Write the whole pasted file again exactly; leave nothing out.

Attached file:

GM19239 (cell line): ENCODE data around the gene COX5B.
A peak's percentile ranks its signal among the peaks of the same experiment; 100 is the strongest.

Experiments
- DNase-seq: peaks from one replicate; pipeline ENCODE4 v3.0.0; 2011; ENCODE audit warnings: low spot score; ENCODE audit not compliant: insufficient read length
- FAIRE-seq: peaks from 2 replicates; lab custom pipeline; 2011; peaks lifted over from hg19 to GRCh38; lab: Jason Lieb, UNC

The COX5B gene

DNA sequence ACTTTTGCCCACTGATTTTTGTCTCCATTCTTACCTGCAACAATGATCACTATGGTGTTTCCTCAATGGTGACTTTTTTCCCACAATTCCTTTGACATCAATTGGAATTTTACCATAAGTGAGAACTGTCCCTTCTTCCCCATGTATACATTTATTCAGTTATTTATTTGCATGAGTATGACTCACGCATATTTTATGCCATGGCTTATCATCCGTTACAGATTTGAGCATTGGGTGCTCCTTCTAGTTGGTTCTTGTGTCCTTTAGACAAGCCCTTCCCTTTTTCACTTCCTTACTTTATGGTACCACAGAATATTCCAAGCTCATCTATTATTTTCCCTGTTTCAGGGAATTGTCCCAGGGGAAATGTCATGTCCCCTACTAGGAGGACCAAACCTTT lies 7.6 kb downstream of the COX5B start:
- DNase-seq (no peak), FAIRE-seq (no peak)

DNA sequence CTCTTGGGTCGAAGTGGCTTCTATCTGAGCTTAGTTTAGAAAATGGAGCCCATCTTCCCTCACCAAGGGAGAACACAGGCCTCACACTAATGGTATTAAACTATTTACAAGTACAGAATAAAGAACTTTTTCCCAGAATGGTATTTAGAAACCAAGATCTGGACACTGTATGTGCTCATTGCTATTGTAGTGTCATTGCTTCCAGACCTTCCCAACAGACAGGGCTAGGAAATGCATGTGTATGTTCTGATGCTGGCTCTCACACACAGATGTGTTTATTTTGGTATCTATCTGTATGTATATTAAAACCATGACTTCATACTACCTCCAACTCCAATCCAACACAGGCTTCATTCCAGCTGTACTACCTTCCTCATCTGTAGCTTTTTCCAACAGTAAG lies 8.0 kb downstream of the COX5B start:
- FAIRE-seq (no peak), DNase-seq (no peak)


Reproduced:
GM19239 (cell line): ENCODE data around the gene COX5B.
A peak's percentile ranks its signal among the peaks of the same experiment; 100 is the strongest.

Experiments
- DNase-seq: peaks from one replicate; pipeline ENCODE4 v3.0.0; 2011; ENCODE audit warnings: low spot score; ENCODE audit not compliant: insufficient read length
- FAIRE-seq: peaks from 2 replicates; lab custom pipeline; 2011; peaks lifted over from hg19 to GRCh38; lab: Jason Lieb, UNC

The COX5B gene

DNA sequence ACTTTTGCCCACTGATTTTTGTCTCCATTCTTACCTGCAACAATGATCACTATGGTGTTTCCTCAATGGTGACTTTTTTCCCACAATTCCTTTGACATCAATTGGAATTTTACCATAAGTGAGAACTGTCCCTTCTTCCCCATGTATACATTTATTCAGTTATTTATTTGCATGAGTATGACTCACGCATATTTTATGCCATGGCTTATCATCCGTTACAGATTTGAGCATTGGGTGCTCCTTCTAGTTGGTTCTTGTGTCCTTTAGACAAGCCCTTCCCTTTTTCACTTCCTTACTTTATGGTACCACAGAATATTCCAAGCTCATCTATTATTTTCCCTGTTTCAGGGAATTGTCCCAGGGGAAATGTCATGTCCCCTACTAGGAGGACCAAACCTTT lies 7.6 kb downstream of the COX5B start:
- DNase-seq (no peak), FAIRE-seq (no peak)

DNA sequence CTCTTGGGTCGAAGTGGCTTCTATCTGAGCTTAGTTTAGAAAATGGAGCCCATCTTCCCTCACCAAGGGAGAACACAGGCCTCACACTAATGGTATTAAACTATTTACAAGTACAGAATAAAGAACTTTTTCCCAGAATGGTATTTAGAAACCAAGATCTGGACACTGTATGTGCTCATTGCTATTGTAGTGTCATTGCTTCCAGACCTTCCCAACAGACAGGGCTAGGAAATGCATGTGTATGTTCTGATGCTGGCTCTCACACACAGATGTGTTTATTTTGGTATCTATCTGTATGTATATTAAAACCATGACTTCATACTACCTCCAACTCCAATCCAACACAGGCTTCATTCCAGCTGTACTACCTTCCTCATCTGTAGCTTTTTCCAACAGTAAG lies 8.0 kb downstream of the COX5B start:
- FAIRE-seq (no peak), DNase-seq (no peak)